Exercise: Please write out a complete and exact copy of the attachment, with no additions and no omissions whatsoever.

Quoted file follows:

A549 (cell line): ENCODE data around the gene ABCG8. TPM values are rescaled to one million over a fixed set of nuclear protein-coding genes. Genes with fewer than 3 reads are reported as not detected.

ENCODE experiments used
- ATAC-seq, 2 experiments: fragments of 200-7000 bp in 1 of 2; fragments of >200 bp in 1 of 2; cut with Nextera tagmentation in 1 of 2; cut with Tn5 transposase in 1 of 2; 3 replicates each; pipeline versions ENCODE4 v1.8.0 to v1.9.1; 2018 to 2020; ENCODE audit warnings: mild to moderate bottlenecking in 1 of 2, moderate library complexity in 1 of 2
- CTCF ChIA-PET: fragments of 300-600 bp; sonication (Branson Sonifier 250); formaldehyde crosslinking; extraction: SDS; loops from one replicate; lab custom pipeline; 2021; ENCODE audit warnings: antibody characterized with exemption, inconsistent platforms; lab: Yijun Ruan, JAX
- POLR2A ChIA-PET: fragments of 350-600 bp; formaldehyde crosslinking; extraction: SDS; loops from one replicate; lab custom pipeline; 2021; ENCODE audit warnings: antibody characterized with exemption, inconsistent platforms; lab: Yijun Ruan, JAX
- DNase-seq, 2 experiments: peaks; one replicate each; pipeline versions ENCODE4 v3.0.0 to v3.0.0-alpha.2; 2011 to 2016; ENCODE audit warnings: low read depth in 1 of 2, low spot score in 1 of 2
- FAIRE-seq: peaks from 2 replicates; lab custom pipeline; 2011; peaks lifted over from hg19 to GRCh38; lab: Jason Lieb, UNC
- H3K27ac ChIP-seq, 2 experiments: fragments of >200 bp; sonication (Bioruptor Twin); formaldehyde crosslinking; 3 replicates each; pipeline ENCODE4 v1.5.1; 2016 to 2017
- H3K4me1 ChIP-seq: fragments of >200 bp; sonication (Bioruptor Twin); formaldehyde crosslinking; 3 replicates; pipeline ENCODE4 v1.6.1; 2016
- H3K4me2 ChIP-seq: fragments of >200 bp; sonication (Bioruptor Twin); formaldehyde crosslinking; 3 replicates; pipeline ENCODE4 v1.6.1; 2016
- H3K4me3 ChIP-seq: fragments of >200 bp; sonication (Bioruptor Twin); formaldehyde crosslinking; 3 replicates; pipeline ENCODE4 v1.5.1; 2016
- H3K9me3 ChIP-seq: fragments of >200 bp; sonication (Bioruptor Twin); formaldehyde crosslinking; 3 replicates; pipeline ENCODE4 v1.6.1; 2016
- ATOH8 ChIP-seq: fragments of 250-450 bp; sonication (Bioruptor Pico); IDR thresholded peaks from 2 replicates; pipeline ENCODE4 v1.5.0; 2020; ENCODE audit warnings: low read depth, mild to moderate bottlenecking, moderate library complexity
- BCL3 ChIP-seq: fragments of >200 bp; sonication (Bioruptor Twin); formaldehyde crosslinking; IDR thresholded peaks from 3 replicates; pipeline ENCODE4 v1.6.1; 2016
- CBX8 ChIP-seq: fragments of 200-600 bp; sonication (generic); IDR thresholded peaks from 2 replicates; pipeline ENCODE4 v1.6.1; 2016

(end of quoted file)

A549 (cell line): ENCODE data around the gene ABCG8. TPM values are rescaled to one million over a fixed set of nuclear protein-coding genes. Genes with fewer than 3 reads are reported as not detected.

ENCODE experiments used
- ATAC-seq, 2 experiments: fragments of 200-7000 bp in 1 of 2; fragments of >200 bp in 1 of 2; cut with Nextera tagmentation in 1 of 2; cut with Tn5 transposase in 1 of 2; 3 replicates each; pipeline versions ENCODE4 v1.8.0 to v1.9.1; 2018 to 2020; ENCODE audit warnings: mild to moderate bottlenecking in 1 of 2, moderate library complexity in 1 of 2
- CTCF ChIA-PET: fragments of 300-600 bp; sonication (Branson Sonifier 250); formaldehyde crosslinking; extraction: SDS; loops from one replicate; lab custom pipeline; 2021; ENCODE audit warnings: antibody characterized with exemption, inconsistent platforms; lab: Yijun Ruan, JAX
- POLR2A ChIA-PET: fragments of 350-600 bp; formaldehyde crosslinking; extraction: SDS; loops from one replicate; lab custom pipeline; 2021; ENCODE audit warnings: antibody characterized with exemption, inconsistent platforms; lab: Yijun Ruan, JAX
- DNase-seq, 2 experiments: peaks; one replicate each; pipeline versions ENCODE4 v3.0.0 to v3.0.0-alpha.2; 2011 to 2016; ENCODE audit warnings: low read depth in 1 of 2, low spot score in 1 of 2
- FAIRE-seq: peaks from 2 replicates; lab custom pipeline; 2011; peaks lifted over from hg19 to GRCh38; lab: Jason Lieb, UNC
- H3K27ac ChIP-seq, 2 experiments: fragments of >200 bp; sonication (Bioruptor Twin); formaldehyde crosslinking; 3 replicates each; pipeline ENCODE4 v1.5.1; 2016 to 2017
- H3K4me1 ChIP-seq: fragments of >200 bp; sonication (Bioruptor Twin); formaldehyde crosslinking; 3 replicates; pipeline ENCODE4 v1.6.1; 2016
- H3K4me2 ChIP-seq: fragments of >200 bp; sonication (Bioruptor Twin); formaldehyde crosslinking; 3 replicates; pipeline ENCODE4 v1.6.1; 2016
- H3K4me3 ChIP-seq: fragments of >200 bp; sonication (Bioruptor Twin); formaldehyde crosslinking; 3 replicates; pipeline ENCODE4 v1.5.1; 2016
- H3K9me3 ChIP-seq: fragments of >200 bp; sonication (Bioruptor Twin); formaldehyde crosslinking; 3 replicates; pipeline ENCODE4 v1.6.1; 2016
- ATOH8 ChIP-seq: fragments of 250-450 bp; sonication (Bioruptor Pico); IDR thresholded peaks from 2 replicates; pipeline ENCODE4 v1.5.0; 2020; ENCODE audit warnings: low read depth, mild to moderate bottlenecking, moderate library complexity
- BCL3 ChIP-seq: fragments of >200 bp; sonication (Bioruptor Twin); formaldehyde crosslinking; IDR thresholded peaks from 3 replicates; pipeline ENCODE4 v1.6.1; 2016
- CBX8 ChIP-seq: fragments of 200-600 bp; sonication (generic); IDR thresholded peaks from 2 replicates; pipeline ENCODE4 v1.6.1; 2016